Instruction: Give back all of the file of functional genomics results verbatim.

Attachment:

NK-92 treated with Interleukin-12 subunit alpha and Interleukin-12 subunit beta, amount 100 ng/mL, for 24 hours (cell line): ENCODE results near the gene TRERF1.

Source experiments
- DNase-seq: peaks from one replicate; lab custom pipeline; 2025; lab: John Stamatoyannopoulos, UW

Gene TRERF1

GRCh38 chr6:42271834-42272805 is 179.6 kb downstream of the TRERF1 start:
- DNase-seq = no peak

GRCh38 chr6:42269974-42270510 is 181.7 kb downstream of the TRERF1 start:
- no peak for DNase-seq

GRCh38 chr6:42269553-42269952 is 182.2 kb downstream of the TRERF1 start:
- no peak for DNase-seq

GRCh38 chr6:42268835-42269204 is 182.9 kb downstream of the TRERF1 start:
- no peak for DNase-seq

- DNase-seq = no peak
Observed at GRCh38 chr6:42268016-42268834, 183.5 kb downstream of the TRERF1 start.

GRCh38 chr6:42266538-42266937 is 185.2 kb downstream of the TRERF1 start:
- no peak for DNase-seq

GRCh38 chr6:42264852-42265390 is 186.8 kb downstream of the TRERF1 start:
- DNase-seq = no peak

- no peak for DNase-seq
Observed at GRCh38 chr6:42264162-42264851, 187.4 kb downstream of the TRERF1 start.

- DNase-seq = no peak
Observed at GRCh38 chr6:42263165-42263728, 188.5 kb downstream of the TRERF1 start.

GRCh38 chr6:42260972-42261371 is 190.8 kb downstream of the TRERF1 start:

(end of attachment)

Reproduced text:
NK-92 treated with Interleukin-12 subunit alpha and Interleukin-12 subunit beta, amount 100 ng/mL, for 24 hours (cell line): ENCODE results near the gene TRERF1.

Source experiments
- DNase-seq: peaks from one replicate; lab custom pipeline; 2025; lab: John Stamatoyannopoulos, UW

Gene TRERF1

GRCh38 chr6:42271834-42272805 is 179.6 kb downstream of the TRERF1 start:
- DNase-seq = no peak

GRCh38 chr6:42269974-42270510 is 181.7 kb downstream of the TRERF1 start:
- no peak for DNase-seq

GRCh38 chr6:42269553-42269952 is 182.2 kb downstream of the TRERF1 start:
- no peak for DNase-seq

GRCh38 chr6:42268835-42269204 is 182.9 kb downstream of the TRERF1 start:
- no peak for DNase-seq

- DNase-seq = no peak
Observed at GRCh38 chr6:42268016-42268834, 183.5 kb downstream of the TRERF1 start.

GRCh38 chr6:42266538-42266937 is 185.2 kb downstream of the TRERF1 start:
- no peak for DNase-seq

GRCh38 chr6:42264852-42265390 is 186.8 kb downstream of the TRERF1 start:
- DNase-seq = no peak

- no peak for DNase-seq
Observed at GRCh38 chr6:42264162-42264851, 187.4 kb downstream of the TRERF1 start.

- DNase-seq = no peak
Observed at GRCh38 chr6:42263165-42263728, 188.5 kb downstream of the TRERF1 start.

GRCh38 chr6:42260972-42261371 is 190.8 kb downstream of the TRERF1 start: